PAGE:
When creating an article you should ask the following questions
- What type of information is it? (see templates below)
- What is an appropriate title?
- Who is your target audience? (Are you writing this for fellow SIT Staff? Service Desk? Everyone? End-Users?)
- What language is appropriate? (What terminology should you use?)
- What categories or tags should you use?
- Does the audience have to perform tasks?
What type of information is it? – using the templates
We have templates for the following types of knowledge. choose the most approriate and use them.
- Standard Operating Procedures (how to documents)
- Service Descriptions
- User information
Pick a good title as this is the first information a user sees when they search the knowledge base.
A title should briefly describe what the article is about and incude as many keywords as is appropriate. This will allow users to recognize what the article is about and should reduce time taken to search for the most relevant information.
Remember that the entire explanation doesn’t have to go into the title. You can use the summary to give the user additional information about what is in the article.
Along with the title, the summary or introduction is what people will use to quickly decide if the article is useful. Always include who the article is written for as well as:
- For a SOP (tutorial or how-to) article: Give a brief summary of what things can be learned.
- For an Information article: Give a brief explanation of the feature.
- For a Service article: Give a brief summary of the service and possible uses.
- For a User article: Give a brief explanation of the user’s department, position and research.
- For a troubleshooting article: Give a brief summary of the problem and its symptoms.
Try to build information from simple to complex while trying to keep the information needed by most people near the top. So a simple, common solution would usually come before a complex or edge-case solution.
When writing step-by-step instructions be careful to include all the actions needed to complete the task. If, for example, you have to click “OK” after selecting a preference in order to move to the next step, be sure to include clicking OK as part of that step. Some additional things to consider:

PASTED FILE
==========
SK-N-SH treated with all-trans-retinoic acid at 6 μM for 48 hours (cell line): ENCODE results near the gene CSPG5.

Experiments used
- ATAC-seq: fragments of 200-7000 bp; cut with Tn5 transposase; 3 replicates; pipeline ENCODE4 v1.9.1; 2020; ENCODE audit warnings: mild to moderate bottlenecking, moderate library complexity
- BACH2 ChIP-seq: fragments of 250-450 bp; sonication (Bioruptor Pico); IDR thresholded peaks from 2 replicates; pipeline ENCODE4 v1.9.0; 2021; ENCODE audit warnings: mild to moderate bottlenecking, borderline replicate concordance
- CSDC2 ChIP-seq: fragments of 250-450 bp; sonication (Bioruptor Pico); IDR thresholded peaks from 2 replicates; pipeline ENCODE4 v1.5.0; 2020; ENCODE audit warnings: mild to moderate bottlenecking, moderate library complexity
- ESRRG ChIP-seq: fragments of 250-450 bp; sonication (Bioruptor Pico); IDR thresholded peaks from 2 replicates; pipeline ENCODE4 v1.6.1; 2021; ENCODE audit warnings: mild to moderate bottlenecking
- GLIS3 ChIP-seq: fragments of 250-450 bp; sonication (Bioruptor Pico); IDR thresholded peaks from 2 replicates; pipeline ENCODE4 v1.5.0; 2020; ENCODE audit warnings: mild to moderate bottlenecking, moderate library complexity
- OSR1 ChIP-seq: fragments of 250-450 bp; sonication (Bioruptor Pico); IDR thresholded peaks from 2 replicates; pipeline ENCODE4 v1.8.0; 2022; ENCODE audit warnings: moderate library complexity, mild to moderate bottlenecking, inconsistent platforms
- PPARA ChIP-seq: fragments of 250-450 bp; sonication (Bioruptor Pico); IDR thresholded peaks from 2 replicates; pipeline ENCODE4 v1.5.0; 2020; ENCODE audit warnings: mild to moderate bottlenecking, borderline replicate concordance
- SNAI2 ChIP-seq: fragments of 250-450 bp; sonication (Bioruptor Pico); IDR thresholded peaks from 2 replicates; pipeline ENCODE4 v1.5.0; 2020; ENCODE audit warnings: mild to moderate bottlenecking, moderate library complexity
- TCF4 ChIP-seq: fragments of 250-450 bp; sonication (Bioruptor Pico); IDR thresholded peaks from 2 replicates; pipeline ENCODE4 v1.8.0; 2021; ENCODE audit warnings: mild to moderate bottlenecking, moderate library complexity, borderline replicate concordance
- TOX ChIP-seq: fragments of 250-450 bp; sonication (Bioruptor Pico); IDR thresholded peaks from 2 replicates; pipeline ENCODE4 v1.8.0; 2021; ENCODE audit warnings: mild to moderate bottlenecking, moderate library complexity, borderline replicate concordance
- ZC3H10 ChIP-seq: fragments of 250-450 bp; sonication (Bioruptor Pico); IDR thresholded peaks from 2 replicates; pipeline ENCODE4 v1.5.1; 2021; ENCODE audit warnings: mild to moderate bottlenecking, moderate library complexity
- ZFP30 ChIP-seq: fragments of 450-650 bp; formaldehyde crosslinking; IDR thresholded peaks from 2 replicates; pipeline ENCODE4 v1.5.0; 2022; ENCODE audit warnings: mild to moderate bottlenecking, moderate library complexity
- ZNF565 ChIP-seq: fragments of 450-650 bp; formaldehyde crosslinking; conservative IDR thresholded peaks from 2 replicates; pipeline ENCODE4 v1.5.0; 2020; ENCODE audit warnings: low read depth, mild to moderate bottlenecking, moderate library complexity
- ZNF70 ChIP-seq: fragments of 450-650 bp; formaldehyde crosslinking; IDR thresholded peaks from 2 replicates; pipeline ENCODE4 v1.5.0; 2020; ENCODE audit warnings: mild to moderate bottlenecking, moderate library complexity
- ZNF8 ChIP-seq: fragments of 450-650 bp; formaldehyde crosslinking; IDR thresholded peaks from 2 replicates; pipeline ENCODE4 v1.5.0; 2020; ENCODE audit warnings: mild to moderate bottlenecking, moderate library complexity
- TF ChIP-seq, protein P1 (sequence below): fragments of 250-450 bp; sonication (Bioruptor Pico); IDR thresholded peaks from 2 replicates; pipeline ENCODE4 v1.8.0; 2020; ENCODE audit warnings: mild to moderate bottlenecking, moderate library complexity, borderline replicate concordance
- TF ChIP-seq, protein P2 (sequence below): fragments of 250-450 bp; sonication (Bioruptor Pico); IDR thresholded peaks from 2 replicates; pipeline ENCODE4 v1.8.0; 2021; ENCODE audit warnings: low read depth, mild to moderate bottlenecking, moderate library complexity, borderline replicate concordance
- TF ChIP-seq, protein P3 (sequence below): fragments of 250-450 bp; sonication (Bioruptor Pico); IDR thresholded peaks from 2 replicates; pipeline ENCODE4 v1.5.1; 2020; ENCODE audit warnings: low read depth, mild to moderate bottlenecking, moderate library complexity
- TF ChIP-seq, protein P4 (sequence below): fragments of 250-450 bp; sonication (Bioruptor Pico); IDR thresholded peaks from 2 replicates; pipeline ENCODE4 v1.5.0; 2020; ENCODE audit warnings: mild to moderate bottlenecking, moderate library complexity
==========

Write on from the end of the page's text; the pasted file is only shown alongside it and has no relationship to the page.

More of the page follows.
- There are always multiple ways to achieve a result. We should always pick the most user-friendly way – using the graphical user interface and menus when possible.
- Use full sentences when describing how to access the user interface.
- Include expected results when giving instructions (for example, Click OK and the window will close).
For a general audience use an active, conversational style when you write (e.g. use “If you want to access your home drive…” instead of “If a user wants to access their home drive…”)
Some guidelines on general computing terms:
- The Internet is uppercase.
- Website is one word.
- Log in and log out are verbs. Example: “Log in to the website.”
- Login and logout are nouns (usually used as adjectives). Example: “Click the login button.”
- Use email instead of e-mail.
- The plural of CD-ROM is CD-ROMs.
Categories and Tags
There are a number of pre-defined Categories that organise the information. The idea behind this is that they will change rarely, if at all. Setting these will help people when they manually search for articles. Categories are typically larger scale groupings e.g Software/Hardware. This is so that all articles will fall under atleast one Category.
Tags allow for a more dynamic content grouping. You can choose from the most common tags listed on the right hand side – or create your own! Try to be consistent, although the Knowledge Manager will try to keep tags from getting out of control. Use as many tags as you feel is appropriate. Please do check to see if a tag already exists and is similar to the one you want to use – this will help us keep searches relevant.